The Swiss philosopher Henri-Frederic Amiel wrote in the mid-19th century that “Each man starts out anew in this world. It is only institutions that become wiser. They keep our collective experience.”

In this sense, Europe has managed to do the main thing, creating institutions that operate under any political circumstances. In other words, no matter what we say or write about the problems besetting the European Union, they are problems of a higher order than those threatening the development or even existence of the EAEU. European integration is about flying in the stratosphere. Eurasian integration is just trying to take off, with the attempt being hampered by internal skepticism and external rivalry. Strong institutions, primarily intergovernmental institutions, are what other integration unions, the EAEU included, are lacking the most. This is why the EAEU is periodically thrown into disorder. In 2017, for example, it became clear that certain member countries were actually ready to create risk-prone situations related to their bilateral political and diplomatic problems. But the most disquieting thing is that the EAEU member countries, and Russia is no exception, are proving incapable of meeting all of their commitments under the EAEU Treaty and subsidiary regulation. In a sense, EAEU activities sometimes resemble a growing snowball of unfulfilled commitments and decisions. This sentiment has been expressed by all of the participants in the process and is emerging as a topic for discussion at the political and expert level. And it is certainly being exploited by the EAEU’s external partners that are not averse to promoting their own priorities.      

In a number of cases, like EAEU-EU relations, outside elements are seeking to derail Eurasian integration as such. Even beset by serious crisis, the EU continues to fight any alternative forms of integration in its periphery. In other cases, like relations with China, an external partner is occasionally misled as to the true motives of the EAEU countries and is left wondering to whom it should talk. But generally it has been China that has been exemplary in displaying a positive attitude toward Eurasian integration and has even facilitated its more coherent international positioning by accepting, in 2015, a proposal to draft a basic agreement with the Eurasian Economic Union. The agreement was finalized in October 2017, and it is a major step towards the EAEU acquiring an international identity of its own. Simultaneously, it was a convincing reply to speculation regarding the prospects for China-Russia relations in central Eurasia. These relations are based on cooperation, with the parties’ policies taking into consideration the categories of inclusive prosperity and shared benefit. Those alleging the existence of differences in Central Asia between Russia and China are friends of neither.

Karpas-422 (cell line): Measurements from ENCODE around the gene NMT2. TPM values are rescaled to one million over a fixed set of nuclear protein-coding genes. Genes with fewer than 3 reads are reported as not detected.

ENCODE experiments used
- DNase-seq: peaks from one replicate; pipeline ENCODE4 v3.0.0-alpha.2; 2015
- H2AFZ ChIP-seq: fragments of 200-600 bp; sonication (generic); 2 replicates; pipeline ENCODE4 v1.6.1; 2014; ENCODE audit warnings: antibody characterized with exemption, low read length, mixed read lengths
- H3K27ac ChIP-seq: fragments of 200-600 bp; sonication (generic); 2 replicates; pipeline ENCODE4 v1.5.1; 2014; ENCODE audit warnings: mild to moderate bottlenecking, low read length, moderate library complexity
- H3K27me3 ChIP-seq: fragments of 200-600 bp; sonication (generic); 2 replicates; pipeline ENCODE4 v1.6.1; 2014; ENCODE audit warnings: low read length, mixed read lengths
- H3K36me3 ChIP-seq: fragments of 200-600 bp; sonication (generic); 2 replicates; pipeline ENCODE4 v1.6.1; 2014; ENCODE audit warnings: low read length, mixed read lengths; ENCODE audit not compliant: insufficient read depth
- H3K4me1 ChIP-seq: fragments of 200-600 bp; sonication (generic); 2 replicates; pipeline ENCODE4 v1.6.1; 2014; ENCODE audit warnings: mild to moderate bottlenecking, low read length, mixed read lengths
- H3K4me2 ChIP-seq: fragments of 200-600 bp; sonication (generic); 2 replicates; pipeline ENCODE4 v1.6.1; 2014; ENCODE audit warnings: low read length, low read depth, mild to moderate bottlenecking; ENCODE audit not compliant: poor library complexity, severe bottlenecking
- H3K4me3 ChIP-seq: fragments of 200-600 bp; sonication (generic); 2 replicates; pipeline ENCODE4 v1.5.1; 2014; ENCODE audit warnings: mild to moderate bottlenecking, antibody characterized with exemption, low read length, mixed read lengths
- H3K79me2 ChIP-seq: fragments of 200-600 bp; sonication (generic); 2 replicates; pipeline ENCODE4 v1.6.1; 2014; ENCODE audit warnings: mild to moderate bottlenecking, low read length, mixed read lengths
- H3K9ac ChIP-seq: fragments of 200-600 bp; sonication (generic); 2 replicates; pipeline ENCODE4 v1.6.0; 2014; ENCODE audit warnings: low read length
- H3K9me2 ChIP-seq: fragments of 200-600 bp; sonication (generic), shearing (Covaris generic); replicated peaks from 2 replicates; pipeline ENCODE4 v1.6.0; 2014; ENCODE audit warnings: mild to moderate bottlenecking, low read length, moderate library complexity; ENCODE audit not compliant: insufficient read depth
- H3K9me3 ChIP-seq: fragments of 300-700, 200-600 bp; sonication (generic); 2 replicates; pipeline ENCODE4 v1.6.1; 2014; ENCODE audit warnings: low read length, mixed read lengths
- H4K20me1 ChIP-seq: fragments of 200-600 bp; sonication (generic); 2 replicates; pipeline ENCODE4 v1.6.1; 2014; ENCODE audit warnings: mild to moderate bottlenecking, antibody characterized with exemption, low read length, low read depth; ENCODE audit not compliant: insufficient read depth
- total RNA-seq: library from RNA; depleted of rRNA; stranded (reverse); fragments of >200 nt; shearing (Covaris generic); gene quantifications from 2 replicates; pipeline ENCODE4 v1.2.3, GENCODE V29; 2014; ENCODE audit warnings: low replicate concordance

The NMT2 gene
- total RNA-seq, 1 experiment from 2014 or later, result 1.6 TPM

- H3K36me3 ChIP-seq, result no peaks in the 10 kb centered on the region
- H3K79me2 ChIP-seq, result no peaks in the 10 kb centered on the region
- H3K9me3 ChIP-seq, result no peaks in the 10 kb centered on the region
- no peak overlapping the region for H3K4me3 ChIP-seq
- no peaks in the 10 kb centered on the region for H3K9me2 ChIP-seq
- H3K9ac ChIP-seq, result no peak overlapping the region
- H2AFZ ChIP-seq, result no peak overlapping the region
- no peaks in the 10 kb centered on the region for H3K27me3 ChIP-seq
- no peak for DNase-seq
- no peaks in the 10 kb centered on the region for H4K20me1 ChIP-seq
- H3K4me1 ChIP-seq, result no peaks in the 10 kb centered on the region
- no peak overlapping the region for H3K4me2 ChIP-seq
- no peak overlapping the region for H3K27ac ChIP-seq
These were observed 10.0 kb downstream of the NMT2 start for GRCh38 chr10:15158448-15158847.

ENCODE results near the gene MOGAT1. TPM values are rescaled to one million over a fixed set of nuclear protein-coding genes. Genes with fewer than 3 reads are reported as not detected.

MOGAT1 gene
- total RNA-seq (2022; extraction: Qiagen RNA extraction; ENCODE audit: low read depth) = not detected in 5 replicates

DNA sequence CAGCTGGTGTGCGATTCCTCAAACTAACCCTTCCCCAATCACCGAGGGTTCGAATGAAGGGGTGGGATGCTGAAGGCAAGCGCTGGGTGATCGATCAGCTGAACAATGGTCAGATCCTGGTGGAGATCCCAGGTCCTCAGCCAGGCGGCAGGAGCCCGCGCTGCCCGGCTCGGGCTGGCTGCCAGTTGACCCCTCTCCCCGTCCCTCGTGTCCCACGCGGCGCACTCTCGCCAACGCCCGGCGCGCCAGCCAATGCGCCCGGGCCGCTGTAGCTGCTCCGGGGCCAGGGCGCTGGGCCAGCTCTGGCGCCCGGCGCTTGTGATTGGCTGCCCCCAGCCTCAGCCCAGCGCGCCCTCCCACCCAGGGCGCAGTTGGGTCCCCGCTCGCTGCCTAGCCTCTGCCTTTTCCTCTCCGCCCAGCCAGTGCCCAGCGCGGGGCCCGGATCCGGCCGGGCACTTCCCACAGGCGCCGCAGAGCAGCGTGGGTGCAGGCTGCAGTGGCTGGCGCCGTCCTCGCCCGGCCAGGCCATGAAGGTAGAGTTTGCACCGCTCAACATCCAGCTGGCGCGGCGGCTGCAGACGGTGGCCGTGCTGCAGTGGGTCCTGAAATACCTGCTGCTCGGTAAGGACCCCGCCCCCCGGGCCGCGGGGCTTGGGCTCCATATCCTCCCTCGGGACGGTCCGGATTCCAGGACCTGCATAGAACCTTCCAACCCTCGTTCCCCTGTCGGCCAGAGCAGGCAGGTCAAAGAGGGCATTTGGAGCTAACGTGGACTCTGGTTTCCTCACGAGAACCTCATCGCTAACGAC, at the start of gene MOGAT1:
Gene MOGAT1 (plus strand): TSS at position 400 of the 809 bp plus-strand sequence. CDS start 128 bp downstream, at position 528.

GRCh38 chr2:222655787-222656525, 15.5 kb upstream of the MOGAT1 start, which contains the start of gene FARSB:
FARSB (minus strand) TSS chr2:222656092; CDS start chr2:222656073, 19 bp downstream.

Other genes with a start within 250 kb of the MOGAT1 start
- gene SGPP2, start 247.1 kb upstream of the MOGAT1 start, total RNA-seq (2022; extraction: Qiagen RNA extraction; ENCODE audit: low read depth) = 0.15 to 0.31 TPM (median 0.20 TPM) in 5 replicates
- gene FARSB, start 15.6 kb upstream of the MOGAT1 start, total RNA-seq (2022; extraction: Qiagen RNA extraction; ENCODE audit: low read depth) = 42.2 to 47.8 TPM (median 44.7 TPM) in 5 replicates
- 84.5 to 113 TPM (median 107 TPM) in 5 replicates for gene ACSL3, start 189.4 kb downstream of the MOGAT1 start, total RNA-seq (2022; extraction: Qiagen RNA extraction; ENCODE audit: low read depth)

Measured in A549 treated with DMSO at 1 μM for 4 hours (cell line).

As for the internal situation in the EAEU, the member countries’ failure to live up to their obligations under the treaty has become a harbinger for Eurasian integration. This is similar to the state of affairs in Europe from 1960 to 1970 when participants in the European integration project would violate common market rules and introduce non-tariff barriers obstructing freedom of commerce within the European Economic Community. The solution at that time was found in two mechanisms that can also be considered and applied to Eurasian integration. First, they accepted the so-called “mutual recognition principle,” under which goods conforming to quality standards of one country would automatically be recognized as such in all other EEC countries. This made it possible, albeit at a cost, to remove a considerable number of obstacles and promote market unification. Then, it was up to consumers to choose. Second, all unfulfilled obligations were summed up in the 1985 White Paper on the Completion of the Internal Market drawn up under Sir Arthur Cockfield. The paper contained a list of 297 measures with implementation schedules. Approved by the EEC heads of state and government, it was put into practice in subsequent years with the exception of the issue of state purchases and the levelling of the tax and financial systems.

Russian EAEU chairmanship may well be a convenient pretext for creating a working group representing the governments of Armenia, Belarus, Kazakhstan, Kyrgyzstan and Russia that could take stock of the unfulfilled obligations and mutual grievances and decide how to deal with them. Let me stress that this is not and cannot be something to be done by the Eurasian Economic Commission, a supranational EAEU institution. It is only the governments appointed by the elected heads of state that can assume responsibility for addressing this important task that is crucial to the survival of Eurasian integration and its continued existence as a tool for implementing national development priorities, the only objective of any integration project. It makes sense to accept this understanding of the substance of integration as central under the current circumstances. It is not the states for integration but integration for the states and the entire EAEU institutional structure should be adjusted to this approach.